Minor-Minor Combination: Studio Art + Biology
A medical illustrator is a professional artist who creates visual material for the use in medical, biological and related knowledge and requires training in medicine, science, and art techniques. Medical illustrators use traditional and digital techniques that can appear in medical textbooks, medical advertisements, professional journals, instructional videotapes and films, animations, web-based media, computer-assisted learning programs, exhibits, lecture presentations, general magazines and television. Typically used in print, medical illustration can able be made in three dimensions for the purpose of creating anatomical teaching models, patient simulators, and facial prosthetics (http://en.wikipedia.org/wiki/Medical_illustrator
Medical illustrators contribute to education, research, patient care, public relations and marketing efforts with their work by transforming complex information into visual images. As a part of the creative process, medical illustrators often read scientific papers, meet with scientific experts, or observe surgery or a laboratory procedure. To become a medical illustrator, students should concentrate on art and biology, with art courses including drawing, life drawing, painting, color theory, graphic design, illustration and computer graphics, while science courses should include general biology or zoology, vertebrate anatomy, developmental biology, physiology, chemistry, and cell biology.
Medical illustrations and animations can appear in many different biological, medical and related media and markets. Some common areas where medical illustrations can be found include trade and consumer publications, advertising, textbooks and journals, web, television, patient education, continuing medical education, interactive learning, trade shows, museums, and veterinary, dental and legal markets. Increases in science and technology has opened the field to include computer animations in order to assist with helping patients to better understand their state of health and medical options as well as with attorneys to clarify complex medical information for judges and juries in personal injury and medical malpractice cases. This has expanded the need for medical illustrators beyond traditional applications such as books and journals. (http://www.ami.org/medical-illustration/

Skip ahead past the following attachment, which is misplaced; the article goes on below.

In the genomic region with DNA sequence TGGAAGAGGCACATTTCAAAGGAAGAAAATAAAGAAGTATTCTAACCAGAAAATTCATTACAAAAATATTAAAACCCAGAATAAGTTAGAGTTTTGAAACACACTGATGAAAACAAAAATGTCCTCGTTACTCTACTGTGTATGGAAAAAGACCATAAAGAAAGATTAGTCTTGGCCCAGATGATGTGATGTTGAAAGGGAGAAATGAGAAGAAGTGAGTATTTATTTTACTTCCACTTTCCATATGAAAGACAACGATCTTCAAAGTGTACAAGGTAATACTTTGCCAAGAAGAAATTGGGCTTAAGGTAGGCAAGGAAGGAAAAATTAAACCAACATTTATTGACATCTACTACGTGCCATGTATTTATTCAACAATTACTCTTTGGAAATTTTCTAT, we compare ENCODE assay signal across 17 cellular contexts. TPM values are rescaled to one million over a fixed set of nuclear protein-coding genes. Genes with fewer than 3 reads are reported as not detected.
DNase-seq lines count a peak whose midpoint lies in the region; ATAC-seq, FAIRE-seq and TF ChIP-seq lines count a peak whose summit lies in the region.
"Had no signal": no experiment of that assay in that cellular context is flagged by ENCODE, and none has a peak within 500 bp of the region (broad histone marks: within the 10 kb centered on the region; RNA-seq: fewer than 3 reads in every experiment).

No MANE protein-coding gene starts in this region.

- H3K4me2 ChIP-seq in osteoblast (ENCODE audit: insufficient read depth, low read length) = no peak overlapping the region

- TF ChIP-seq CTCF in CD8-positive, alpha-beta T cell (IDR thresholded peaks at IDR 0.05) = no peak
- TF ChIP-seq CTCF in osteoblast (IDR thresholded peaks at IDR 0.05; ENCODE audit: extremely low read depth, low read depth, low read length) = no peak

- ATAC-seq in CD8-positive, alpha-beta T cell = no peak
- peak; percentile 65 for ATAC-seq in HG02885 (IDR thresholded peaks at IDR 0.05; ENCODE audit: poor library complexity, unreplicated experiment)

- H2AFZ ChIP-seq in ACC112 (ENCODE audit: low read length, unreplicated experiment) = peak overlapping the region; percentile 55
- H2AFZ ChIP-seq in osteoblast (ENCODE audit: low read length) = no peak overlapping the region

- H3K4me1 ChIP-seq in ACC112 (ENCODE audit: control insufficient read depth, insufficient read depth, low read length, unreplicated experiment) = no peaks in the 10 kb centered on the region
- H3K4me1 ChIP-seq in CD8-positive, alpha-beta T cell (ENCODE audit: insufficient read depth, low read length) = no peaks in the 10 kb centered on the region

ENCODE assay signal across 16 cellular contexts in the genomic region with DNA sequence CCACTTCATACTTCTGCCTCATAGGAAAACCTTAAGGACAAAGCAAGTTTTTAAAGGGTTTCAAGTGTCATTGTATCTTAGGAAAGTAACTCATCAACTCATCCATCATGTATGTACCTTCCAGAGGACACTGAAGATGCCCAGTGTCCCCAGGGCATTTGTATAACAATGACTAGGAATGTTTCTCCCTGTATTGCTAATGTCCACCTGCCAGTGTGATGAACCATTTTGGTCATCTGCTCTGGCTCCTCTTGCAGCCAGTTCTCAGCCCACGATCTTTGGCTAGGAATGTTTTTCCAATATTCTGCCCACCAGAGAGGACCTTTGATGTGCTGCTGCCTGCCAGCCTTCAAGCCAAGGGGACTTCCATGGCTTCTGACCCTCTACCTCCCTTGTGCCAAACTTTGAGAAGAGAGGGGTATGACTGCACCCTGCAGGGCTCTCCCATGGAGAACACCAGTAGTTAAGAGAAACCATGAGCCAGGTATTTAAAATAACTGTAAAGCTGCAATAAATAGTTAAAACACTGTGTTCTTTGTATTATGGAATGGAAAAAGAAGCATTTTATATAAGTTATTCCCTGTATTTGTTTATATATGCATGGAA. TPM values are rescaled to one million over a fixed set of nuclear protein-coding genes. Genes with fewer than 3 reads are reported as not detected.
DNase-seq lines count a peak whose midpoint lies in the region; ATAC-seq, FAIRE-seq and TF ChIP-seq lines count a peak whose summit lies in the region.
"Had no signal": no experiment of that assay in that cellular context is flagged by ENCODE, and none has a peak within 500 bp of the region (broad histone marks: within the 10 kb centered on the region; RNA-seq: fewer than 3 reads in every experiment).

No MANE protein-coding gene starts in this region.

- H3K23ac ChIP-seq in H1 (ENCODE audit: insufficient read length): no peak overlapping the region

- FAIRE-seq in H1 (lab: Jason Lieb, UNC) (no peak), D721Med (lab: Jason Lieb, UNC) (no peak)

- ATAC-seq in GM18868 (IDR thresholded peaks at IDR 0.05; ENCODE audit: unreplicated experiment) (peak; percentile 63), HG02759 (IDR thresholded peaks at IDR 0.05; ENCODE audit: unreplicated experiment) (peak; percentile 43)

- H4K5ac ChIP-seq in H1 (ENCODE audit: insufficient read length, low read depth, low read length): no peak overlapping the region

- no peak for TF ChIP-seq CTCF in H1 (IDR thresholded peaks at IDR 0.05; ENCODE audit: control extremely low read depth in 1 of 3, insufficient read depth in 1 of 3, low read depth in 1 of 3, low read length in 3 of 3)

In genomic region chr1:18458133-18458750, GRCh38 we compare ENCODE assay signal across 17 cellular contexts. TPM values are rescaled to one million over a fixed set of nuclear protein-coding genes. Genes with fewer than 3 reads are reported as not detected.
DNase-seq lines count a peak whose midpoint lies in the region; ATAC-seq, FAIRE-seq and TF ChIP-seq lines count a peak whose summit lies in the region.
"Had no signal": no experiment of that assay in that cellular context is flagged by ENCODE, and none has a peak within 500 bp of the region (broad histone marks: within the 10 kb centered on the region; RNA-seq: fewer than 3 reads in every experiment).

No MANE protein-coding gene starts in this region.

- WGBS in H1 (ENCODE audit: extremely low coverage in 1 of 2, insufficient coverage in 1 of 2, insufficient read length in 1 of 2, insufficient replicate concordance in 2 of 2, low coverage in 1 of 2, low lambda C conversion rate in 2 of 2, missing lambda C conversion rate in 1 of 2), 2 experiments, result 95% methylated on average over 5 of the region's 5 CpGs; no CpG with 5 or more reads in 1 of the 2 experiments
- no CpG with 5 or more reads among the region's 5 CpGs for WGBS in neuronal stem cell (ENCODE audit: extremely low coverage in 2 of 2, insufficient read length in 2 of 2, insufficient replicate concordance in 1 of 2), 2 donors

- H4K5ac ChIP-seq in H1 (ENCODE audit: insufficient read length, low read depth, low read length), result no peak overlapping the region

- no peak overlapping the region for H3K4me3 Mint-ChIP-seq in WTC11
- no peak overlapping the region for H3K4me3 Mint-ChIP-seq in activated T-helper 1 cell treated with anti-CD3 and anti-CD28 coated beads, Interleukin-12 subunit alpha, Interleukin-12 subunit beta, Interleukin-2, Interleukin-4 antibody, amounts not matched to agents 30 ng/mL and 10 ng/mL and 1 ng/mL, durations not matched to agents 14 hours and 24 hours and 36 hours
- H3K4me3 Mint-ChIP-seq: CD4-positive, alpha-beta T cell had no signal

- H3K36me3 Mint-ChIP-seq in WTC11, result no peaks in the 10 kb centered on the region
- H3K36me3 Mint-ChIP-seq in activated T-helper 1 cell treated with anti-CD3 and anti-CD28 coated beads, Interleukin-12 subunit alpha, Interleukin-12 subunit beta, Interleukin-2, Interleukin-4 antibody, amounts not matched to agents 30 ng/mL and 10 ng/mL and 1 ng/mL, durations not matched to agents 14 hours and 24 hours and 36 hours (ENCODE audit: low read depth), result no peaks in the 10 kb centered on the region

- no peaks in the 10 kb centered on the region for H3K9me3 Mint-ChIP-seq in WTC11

About half of medical illustrators are self-employed, either working alone or within creative teams with other professionals such as writers, graphic designers, photographers or filmmakers. Other medical illustrators work at medical schools, universities, veterinary schools, pharmaceutical companies, hospitals and clinics, research institutions, medical publishers, law firms, advertising agencies, web/animation firms, and other creative services businesses.
Some medical illustrators take on leadership positions and become art directors, managers, administrators, faculty members, and business owners. Medical illustrators also function as content developers, creative directors, consultants and administrators within the field of biocommunications and as business owners and entrepreneurs in the marketplace in addition to creating medical illustrations (http://www.ami.org/medical-illustration/